Confused About The Effects Of Blue Light On The Body? We've Got Answers

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Blue light has received a lot of attention in recent years, mostly because of its potential to affect our vision and our ability to sleep soundly. Plus, during the COVID-19 pandemic, many of us have been glued to our computers and devices as we navigate remote work and school. The end result: Greater blue light exposure.

"Blue light is part of the visible spectrum of light," says Henry W. Lim, M.D., a dermatologist at Henry Ford Health System. "It's a high-energy, short-wavelength light that's produced not only by the sun, but also by our computer screens, cell phones and other devices."

Frequently Asked Questions About Blue Light

Blue light is as old as the sun, yet it's shrouded in mystery. Most of us aren't clear what it is, what it does and how (or if) it impacts our health and well-being. Here, Dr. Lim answers frequently asked questions about this unique source of healing and damaging light.

Q: What is blue light?

Dr. Lim: There are three main types of blue light:

  • Blue light from the sun: Blue light is part of visible light. When combined with other wavelengths, that can impact how it affects our skin.
  • Therapeutic blue light: Blue light can be isolated and, in combination with medications, can be used as a treatment for inflammatory conditions like acne and some skin cancers.
  • Blue light from devices: Devices, such as iPads, computers, laptops and smartphones, emit blue light.

Q: How does blue light affect the skin?

Dr. Lim: Blue light contributes to brown spots and hyperpigmentation in darker-skinned individuals, particularly when it's combined with ultraviolet rays from the sun. There's also evidence to suggest that blue light may contribute to photoaging of the skin and a breakdown of collagen just like UVA and UVB rays. But when it's isolated, blue light can reduce inflammation in skin conditions such as acne. There's even evidence to suggest that blue light may be helpful in wound healing.

Q: What can people do to protect against blue light?

Dr. Lim: Unfortunately, aside from physical barriers like clothing, right now we don't have great ways to protect against visible light. All sunscreens protect against the UVA and UVB rays from the sun, but not blue light. Physical sunscreens with titanium dioxide and zinc oxide also do not protect against blue light. The only type of sunscreens that do so is tinted (colored) sunscreens.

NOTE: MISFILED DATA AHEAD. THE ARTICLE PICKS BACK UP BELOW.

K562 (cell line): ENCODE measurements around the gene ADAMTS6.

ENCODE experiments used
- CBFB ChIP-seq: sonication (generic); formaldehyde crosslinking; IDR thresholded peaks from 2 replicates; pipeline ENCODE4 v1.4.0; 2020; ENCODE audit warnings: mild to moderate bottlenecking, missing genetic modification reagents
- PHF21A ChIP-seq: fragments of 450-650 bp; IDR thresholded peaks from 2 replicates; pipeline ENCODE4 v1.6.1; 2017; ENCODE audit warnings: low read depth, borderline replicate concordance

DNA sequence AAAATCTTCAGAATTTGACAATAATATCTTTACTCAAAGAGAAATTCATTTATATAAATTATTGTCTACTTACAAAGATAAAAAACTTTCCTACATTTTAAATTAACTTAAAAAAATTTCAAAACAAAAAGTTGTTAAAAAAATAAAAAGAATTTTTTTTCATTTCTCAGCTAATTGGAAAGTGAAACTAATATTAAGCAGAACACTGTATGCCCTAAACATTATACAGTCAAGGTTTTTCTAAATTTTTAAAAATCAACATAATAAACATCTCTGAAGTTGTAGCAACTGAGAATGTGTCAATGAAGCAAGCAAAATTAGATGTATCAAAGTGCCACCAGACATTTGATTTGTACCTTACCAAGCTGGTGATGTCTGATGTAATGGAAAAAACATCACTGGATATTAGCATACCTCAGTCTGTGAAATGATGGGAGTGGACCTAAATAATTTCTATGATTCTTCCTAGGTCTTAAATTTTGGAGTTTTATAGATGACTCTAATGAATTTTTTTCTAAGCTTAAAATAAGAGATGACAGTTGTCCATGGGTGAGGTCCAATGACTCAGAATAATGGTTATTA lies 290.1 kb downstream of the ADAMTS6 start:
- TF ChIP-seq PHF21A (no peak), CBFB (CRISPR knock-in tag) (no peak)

Building A Blue Light Barrier

With growing reliance on devices, our exposure to blue light will continue to increase. The reassuring news: You don't need to worry too much about the effects of blue light produced from devices on your skin.

"Blue light from devices is 100 to 1,000 times less intense than blue light from the sun," Dr. Lim says. "The evidence to date does not show any adverse effects of blue light from devices on the skin."

While scientists work out how to develop sunscreens that protect against blue light, it's important to do your part, too. A few strategies:

  • Minimize blue light from devices: Go hands-free when you're using your phone (so it's not against your face). Lower the light setting on your screen to 50% or choose the "night shift" setting to help prevent potential skin damage.
  • Wear blue light-blocking sunscreens: Wear tinted sunscreens that contain iron oxide.
  • Take oral antioxidants: Some evidence suggests that taking certain antioxidants, such as Polypodium leucotomos, an extract of fern plants, offers protection against visible light, including blue light.

Visible light from the sun is essential to life. Among its many functions, it provides illumination during the day. In addition, visible light, including blue light plays a key role in regulating your body's circadian rhythm and maintaining a natural sleep-wake cycle. Should you have questions, consult your healthcare provider.

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To find a doctor or dermatologist at Henry Ford, visit henryford.com or call 1-800-HENRYFORD (436-7936).

Dr. Henry Lim is a dermatologist who sees patients at Henry Ford Cancer Institute - Detroit and Henry Ford Medical Center - New Center One.

Categories: FeelWell